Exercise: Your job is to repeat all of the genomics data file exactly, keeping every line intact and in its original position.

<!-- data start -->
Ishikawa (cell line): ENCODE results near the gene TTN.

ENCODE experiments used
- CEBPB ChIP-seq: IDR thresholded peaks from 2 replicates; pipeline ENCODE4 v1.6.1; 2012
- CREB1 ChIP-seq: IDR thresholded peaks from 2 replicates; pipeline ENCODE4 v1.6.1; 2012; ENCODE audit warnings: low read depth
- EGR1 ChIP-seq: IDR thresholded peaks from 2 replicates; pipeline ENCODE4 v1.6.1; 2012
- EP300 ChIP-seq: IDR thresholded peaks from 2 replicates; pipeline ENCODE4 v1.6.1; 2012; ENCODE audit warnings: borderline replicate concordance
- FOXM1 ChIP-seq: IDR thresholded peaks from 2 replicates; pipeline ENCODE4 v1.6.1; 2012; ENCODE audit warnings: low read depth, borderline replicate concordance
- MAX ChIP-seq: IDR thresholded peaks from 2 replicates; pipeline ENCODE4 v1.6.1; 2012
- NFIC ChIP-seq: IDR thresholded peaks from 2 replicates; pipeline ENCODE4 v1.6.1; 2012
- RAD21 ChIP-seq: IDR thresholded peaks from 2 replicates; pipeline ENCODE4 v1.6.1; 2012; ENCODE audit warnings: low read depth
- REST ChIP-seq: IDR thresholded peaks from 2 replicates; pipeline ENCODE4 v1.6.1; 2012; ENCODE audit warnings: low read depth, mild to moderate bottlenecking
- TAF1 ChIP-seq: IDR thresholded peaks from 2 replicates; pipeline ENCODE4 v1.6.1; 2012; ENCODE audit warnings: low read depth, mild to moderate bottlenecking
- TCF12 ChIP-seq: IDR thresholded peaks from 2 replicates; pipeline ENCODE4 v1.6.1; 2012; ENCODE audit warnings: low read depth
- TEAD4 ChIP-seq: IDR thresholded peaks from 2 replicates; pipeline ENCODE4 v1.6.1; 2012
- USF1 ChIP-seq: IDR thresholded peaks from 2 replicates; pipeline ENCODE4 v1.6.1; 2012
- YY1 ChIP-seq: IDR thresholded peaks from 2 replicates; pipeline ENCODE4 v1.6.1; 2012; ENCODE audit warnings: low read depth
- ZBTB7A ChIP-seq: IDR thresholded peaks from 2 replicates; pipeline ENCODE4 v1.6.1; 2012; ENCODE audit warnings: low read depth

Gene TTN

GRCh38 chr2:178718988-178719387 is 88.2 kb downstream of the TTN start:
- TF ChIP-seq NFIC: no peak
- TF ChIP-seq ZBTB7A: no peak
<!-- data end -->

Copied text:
Ishikawa (cell line): ENCODE results near the gene TTN.

ENCODE experiments used
- CEBPB ChIP-seq: IDR thresholded peaks from 2 replicates; pipeline ENCODE4 v1.6.1; 2012
- CREB1 ChIP-seq: IDR thresholded peaks from 2 replicates; pipeline ENCODE4 v1.6.1; 2012; ENCODE audit warnings: low read depth
- EGR1 ChIP-seq: IDR thresholded peaks from 2 replicates; pipeline ENCODE4 v1.6.1; 2012
- EP300 ChIP-seq: IDR thresholded peaks from 2 replicates; pipeline ENCODE4 v1.6.1; 2012; ENCODE audit warnings: borderline replicate concordance
- FOXM1 ChIP-seq: IDR thresholded peaks from 2 replicates; pipeline ENCODE4 v1.6.1; 2012; ENCODE audit warnings: low read depth, borderline replicate concordance
- MAX ChIP-seq: IDR thresholded peaks from 2 replicates; pipeline ENCODE4 v1.6.1; 2012
- NFIC ChIP-seq: IDR thresholded peaks from 2 replicates; pipeline ENCODE4 v1.6.1; 2012
- RAD21 ChIP-seq: IDR thresholded peaks from 2 replicates; pipeline ENCODE4 v1.6.1; 2012; ENCODE audit warnings: low read depth
- REST ChIP-seq: IDR thresholded peaks from 2 replicates; pipeline ENCODE4 v1.6.1; 2012; ENCODE audit warnings: low read depth, mild to moderate bottlenecking
- TAF1 ChIP-seq: IDR thresholded peaks from 2 replicates; pipeline ENCODE4 v1.6.1; 2012; ENCODE audit warnings: low read depth, mild to moderate bottlenecking
- TCF12 ChIP-seq: IDR thresholded peaks from 2 replicates; pipeline ENCODE4 v1.6.1; 2012; ENCODE audit warnings: low read depth
- TEAD4 ChIP-seq: IDR thresholded peaks from 2 replicates; pipeline ENCODE4 v1.6.1; 2012
- USF1 ChIP-seq: IDR thresholded peaks from 2 replicates; pipeline ENCODE4 v1.6.1; 2012
- YY1 ChIP-seq: IDR thresholded peaks from 2 replicates; pipeline ENCODE4 v1.6.1; 2012; ENCODE audit warnings: low read depth
- ZBTB7A ChIP-seq: IDR thresholded peaks from 2 replicates; pipeline ENCODE4 v1.6.1; 2012; ENCODE audit warnings: low read depth

Gene TTN

GRCh38 chr2:178718988-178719387 is 88.2 kb downstream of the TTN start:
- TF ChIP-seq NFIC: no peak
- TF ChIP-seq ZBTB7A: no peak